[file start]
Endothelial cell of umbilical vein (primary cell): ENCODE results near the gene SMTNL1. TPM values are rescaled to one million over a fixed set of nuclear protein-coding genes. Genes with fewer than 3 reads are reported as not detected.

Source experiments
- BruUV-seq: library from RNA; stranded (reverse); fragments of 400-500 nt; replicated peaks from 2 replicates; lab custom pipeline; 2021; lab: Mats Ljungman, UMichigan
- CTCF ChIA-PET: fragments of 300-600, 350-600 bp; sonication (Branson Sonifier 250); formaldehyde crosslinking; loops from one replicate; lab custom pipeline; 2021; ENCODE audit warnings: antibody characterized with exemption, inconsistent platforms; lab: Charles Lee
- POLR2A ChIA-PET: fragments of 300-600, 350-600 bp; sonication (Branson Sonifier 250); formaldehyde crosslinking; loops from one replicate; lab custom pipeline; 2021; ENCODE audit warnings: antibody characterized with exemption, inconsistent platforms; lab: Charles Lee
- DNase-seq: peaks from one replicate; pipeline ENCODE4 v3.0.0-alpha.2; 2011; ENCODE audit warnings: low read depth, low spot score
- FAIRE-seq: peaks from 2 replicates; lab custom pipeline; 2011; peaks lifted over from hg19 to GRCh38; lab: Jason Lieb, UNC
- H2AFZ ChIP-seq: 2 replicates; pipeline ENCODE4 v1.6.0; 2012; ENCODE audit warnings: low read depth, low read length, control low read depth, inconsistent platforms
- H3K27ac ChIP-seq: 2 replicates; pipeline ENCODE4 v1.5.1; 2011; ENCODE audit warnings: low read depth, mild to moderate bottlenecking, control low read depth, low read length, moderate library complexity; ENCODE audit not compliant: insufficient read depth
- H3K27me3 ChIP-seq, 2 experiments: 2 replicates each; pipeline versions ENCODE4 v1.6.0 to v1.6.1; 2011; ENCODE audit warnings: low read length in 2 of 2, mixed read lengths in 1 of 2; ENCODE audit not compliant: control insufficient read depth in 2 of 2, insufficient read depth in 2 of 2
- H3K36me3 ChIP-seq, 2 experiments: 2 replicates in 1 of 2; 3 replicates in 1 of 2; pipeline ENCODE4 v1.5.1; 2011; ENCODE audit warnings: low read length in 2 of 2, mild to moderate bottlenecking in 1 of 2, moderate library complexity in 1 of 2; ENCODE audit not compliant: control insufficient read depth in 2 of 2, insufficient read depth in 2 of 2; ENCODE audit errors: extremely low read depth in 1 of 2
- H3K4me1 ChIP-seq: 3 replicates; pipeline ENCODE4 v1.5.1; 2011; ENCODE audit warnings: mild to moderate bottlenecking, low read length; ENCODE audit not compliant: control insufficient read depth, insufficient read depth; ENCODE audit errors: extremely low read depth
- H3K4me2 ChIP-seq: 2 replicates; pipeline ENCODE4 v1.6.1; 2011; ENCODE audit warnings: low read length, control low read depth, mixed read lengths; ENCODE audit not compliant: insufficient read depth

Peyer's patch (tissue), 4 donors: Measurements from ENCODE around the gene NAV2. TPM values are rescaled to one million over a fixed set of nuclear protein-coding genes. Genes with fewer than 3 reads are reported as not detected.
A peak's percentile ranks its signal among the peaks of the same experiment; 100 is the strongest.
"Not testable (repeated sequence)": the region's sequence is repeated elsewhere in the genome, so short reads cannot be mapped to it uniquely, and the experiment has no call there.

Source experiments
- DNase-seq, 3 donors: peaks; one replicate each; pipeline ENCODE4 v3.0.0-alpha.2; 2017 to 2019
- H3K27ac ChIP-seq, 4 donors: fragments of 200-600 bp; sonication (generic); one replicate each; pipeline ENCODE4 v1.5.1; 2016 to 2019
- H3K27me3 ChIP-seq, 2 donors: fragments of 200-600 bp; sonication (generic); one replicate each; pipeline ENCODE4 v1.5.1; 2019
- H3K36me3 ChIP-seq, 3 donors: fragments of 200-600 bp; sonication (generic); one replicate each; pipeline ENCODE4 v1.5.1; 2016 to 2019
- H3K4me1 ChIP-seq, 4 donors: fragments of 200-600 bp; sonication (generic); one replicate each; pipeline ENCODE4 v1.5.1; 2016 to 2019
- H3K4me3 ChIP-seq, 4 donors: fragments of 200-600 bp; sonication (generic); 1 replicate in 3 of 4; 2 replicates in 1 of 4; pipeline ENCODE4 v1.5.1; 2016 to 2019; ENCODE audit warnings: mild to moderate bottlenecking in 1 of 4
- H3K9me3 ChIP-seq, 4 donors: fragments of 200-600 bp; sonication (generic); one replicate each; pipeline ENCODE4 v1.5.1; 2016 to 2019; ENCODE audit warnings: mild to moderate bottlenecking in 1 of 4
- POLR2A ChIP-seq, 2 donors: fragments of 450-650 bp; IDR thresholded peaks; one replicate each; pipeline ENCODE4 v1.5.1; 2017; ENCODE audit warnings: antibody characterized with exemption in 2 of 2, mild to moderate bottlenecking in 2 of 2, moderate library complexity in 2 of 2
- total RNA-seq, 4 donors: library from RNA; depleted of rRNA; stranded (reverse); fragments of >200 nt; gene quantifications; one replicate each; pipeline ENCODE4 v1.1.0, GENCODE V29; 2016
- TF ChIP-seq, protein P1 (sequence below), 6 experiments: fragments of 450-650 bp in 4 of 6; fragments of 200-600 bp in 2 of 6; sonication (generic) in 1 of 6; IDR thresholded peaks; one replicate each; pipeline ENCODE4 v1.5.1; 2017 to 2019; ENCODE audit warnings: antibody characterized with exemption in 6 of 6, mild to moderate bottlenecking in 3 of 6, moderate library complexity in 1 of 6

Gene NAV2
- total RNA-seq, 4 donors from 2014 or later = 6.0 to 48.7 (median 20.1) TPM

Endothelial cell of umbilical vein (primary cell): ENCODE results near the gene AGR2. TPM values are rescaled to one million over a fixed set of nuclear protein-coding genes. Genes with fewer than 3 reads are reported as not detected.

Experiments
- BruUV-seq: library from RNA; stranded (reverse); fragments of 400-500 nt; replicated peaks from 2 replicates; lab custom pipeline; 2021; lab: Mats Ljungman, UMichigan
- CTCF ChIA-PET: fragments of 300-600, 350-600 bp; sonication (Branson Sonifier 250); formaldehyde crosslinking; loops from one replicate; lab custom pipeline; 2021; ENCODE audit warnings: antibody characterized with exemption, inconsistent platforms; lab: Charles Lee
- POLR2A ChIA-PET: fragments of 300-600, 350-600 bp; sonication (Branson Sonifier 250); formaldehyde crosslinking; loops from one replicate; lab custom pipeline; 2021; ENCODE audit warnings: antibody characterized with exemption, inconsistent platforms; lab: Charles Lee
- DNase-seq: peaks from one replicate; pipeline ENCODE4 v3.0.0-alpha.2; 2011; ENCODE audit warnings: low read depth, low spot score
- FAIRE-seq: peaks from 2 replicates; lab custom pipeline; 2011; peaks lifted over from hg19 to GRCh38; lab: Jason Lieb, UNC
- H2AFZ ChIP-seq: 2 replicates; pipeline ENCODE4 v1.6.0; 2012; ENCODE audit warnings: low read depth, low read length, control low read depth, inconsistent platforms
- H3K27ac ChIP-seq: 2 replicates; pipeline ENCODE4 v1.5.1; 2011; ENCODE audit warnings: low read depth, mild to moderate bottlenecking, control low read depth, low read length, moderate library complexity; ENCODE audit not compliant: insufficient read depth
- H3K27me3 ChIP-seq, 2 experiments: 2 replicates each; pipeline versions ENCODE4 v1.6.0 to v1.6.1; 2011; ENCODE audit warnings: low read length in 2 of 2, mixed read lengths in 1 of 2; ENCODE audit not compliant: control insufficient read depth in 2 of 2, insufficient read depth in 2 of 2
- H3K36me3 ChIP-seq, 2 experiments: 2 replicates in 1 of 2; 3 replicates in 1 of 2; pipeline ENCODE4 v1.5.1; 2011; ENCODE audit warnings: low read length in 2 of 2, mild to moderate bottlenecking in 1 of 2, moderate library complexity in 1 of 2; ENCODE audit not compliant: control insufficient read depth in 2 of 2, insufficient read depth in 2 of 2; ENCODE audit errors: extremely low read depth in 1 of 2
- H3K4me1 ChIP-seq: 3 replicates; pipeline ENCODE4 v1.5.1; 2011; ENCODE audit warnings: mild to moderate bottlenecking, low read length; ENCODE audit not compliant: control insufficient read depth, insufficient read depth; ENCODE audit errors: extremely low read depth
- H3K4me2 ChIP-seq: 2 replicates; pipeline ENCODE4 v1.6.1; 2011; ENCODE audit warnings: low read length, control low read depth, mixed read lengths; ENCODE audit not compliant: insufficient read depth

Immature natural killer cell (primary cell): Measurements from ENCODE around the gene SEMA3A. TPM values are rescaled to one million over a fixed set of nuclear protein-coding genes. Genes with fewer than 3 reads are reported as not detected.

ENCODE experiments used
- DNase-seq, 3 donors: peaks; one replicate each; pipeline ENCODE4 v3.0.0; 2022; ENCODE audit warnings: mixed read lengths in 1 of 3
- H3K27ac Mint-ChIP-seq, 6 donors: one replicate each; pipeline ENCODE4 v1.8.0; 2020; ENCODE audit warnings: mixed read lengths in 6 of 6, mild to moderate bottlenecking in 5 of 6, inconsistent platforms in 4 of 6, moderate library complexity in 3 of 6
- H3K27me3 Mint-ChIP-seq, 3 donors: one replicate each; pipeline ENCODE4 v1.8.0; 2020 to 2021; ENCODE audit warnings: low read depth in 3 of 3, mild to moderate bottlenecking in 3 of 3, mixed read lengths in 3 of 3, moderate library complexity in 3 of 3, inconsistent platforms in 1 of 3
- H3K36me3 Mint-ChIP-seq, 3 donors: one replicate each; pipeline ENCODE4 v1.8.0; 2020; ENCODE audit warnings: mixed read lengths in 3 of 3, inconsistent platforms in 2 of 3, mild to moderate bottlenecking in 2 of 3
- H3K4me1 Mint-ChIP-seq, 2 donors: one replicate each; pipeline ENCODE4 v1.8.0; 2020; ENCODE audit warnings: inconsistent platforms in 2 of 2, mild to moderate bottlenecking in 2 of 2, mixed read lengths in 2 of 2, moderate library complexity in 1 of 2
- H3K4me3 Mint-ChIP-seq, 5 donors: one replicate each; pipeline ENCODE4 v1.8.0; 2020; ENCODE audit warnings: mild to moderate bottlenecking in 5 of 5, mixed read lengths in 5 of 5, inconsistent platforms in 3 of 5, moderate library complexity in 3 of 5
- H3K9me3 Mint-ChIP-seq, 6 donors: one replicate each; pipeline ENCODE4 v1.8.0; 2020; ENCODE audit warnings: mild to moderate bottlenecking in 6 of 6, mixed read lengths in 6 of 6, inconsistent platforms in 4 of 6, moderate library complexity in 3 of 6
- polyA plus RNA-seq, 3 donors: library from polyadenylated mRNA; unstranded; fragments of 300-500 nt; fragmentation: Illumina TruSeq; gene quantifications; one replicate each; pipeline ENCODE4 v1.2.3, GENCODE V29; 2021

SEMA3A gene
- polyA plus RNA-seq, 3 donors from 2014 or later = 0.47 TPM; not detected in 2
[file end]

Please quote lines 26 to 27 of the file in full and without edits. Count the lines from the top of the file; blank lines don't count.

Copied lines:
- total RNA-seq, 4 donors: library from RNA; depleted of rRNA; stranded (reverse); fragments of >200 nt; gene quantifications; one replicate each; pipeline ENCODE4 v1.1.0, GENCODE V29; 2016
- TF ChIP-seq, protein P1 (sequence below), 6 experiments: fragments of 450-650 bp in 4 of 6; fragments of 200-600 bp in 2 of 6; sonication (generic) in 1 of 6; IDR thresholded peaks; one replicate each; pipeline ENCODE4 v1.5.1; 2017 to 2019; ENCODE audit warnings: antibody characterized with exemption in 6 of 6, mild to moderate bottlenecking in 3 of 6, moderate library complexity in 1 of 6